FOUNDATION OF THE COOPWORTH BREED
PROFESSOR I.E. COOP
Patron, N.Z. Coopworth Society.
The Coopworth breed had its origins in the immediate post-World War II years when scientists considered that every endeavour should be made to improve lambing percentages, which they considered were much too low. Research was initiated to improve fertility levels through nutrition, reproduction, disease control and breeding.
Lincoln College chose to examine crossbreeding to replace some of the traditional straightbred Romneys and Corriedales with first-cross ewes. The Border Leicester was chosen as the crossing sire, for despite some faults, it was known to have the highest lambing percentage of all breeds available in New Zealand, had good mothering ability and milk production and white wool. Experiments begun in 1950 established that the F1 Border X Corriedale and Border X Romney produced 20-30% more lamb weaned than the straightbreds. These results were adopted and led to the now common use of Border cross ewes.
But there is a limit to the number of such ewes, given the need to have pure Border Leicester and Romney parent flocks. It was thought that if a purebreeding interbred Border Romney could be produced having the characteristics of the first-cross the impact would be far greater. The College, and two or three individual breeders, set about this task. Border Leicester sires and Romney ewes from a range of sources were carefully selected on the basis of production data available. They were crossed to form the foundation F1 stock and then interbred. An essential feature of the whole process was performance recording, with selection (and culling) on the basis of measured performance - number of lambs born or weaned, adjusted weaning weight, fleece weight and quality and easy care. Continuous recording and analysis monitored progress during the interbreeding. To widen the range of environments used, F1 and F2 rams were distributed to first-cross breeders for assessment by them.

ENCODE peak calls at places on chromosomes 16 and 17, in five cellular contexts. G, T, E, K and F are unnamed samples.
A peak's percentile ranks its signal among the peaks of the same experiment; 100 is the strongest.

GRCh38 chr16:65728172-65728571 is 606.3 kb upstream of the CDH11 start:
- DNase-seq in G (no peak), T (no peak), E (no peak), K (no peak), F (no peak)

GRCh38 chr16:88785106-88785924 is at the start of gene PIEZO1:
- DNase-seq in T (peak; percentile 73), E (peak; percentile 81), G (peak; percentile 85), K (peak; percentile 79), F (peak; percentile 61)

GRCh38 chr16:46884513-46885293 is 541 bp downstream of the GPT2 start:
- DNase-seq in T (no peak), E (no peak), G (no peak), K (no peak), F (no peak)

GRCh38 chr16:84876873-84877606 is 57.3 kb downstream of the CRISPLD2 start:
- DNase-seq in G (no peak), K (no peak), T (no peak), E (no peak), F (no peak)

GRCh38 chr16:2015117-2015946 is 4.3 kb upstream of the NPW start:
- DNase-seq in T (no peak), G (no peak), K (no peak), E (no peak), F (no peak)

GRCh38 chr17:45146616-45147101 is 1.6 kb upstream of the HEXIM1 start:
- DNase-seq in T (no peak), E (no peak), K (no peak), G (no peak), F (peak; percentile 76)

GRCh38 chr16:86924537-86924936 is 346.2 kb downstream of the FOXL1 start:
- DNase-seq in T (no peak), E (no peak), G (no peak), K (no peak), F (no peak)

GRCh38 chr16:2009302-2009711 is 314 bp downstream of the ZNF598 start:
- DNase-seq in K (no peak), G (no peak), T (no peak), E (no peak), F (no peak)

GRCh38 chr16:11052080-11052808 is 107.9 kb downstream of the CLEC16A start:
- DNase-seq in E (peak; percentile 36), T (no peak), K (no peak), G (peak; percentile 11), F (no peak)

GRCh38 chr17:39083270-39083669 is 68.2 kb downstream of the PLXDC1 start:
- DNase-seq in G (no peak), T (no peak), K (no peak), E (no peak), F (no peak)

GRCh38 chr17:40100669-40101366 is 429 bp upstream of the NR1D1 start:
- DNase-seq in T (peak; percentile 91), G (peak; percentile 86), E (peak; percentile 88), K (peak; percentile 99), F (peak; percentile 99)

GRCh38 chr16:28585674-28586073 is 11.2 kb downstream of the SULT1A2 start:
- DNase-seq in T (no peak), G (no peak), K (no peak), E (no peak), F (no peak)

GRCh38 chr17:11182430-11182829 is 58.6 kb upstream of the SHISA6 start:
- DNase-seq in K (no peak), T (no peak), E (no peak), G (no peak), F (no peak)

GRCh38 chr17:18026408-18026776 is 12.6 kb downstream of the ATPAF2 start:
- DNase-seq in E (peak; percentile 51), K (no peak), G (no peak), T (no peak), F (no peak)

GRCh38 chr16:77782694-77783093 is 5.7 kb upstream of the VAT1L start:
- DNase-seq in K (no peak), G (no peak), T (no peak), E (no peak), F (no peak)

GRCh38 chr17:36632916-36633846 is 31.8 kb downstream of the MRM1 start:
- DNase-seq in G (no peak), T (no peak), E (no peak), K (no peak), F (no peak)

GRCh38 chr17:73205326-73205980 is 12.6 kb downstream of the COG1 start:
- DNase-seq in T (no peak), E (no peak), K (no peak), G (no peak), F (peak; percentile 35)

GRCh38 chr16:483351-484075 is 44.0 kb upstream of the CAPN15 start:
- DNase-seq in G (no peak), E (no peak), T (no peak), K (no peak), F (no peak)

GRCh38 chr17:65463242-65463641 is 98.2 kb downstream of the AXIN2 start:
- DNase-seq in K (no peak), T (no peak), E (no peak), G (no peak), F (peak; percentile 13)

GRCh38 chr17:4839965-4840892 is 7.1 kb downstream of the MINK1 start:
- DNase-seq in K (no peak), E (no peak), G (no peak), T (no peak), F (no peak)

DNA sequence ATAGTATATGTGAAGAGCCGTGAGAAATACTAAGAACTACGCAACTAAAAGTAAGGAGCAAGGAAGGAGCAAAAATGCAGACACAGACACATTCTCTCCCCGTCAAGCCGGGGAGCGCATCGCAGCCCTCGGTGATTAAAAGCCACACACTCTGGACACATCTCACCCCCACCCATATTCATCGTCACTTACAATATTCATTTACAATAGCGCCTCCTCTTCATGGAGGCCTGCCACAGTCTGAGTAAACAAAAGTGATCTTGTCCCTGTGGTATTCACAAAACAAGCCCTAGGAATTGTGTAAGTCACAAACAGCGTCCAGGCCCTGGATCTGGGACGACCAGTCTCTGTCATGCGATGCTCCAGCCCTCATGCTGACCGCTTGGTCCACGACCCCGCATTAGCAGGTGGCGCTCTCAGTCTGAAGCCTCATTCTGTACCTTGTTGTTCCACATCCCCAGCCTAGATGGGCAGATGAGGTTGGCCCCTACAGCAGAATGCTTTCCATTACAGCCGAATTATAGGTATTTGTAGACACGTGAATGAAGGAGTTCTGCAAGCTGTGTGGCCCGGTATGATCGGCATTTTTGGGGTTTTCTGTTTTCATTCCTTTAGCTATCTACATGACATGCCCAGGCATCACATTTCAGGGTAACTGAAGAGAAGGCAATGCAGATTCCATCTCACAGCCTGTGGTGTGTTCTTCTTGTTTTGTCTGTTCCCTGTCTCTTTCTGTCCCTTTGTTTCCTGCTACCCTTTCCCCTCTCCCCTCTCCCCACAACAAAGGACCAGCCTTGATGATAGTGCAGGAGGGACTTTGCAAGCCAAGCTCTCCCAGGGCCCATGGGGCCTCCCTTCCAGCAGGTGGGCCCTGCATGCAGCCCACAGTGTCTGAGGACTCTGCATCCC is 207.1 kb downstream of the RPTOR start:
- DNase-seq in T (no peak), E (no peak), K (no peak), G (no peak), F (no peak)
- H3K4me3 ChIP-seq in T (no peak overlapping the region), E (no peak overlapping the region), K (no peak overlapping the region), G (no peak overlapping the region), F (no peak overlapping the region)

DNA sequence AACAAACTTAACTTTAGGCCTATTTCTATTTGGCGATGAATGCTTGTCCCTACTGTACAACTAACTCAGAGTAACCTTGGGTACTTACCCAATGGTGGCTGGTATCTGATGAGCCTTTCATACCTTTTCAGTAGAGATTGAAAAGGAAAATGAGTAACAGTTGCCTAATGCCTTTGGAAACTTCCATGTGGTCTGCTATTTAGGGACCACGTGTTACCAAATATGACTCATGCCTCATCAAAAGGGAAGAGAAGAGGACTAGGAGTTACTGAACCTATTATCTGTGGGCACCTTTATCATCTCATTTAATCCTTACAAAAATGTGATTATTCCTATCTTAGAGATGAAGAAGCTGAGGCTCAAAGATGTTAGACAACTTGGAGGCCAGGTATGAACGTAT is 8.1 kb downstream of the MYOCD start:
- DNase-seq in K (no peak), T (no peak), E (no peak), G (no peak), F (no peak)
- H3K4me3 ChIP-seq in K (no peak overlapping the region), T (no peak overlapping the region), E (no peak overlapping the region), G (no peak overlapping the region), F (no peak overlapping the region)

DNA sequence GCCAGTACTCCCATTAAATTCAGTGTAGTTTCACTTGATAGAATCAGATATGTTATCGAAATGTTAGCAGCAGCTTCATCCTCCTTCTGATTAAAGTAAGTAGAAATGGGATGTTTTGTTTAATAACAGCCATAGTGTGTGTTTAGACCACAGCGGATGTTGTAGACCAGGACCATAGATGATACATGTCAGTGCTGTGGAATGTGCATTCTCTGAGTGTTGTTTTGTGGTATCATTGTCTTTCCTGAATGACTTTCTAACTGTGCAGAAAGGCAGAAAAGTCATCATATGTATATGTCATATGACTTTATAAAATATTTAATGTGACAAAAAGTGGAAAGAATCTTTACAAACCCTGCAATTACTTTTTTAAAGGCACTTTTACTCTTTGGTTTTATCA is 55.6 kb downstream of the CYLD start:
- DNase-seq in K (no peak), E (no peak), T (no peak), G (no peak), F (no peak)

By the late 1960s farmers involved in interbreeding programmes believed that their stabilised interbred Border Romneys at the F3-F4 level were at least equal to the first-cross sheep and certainly superior in overall performance to the original Romneys used. This led in 1968 to the formation of a Breed Society, which became known as Coopworth.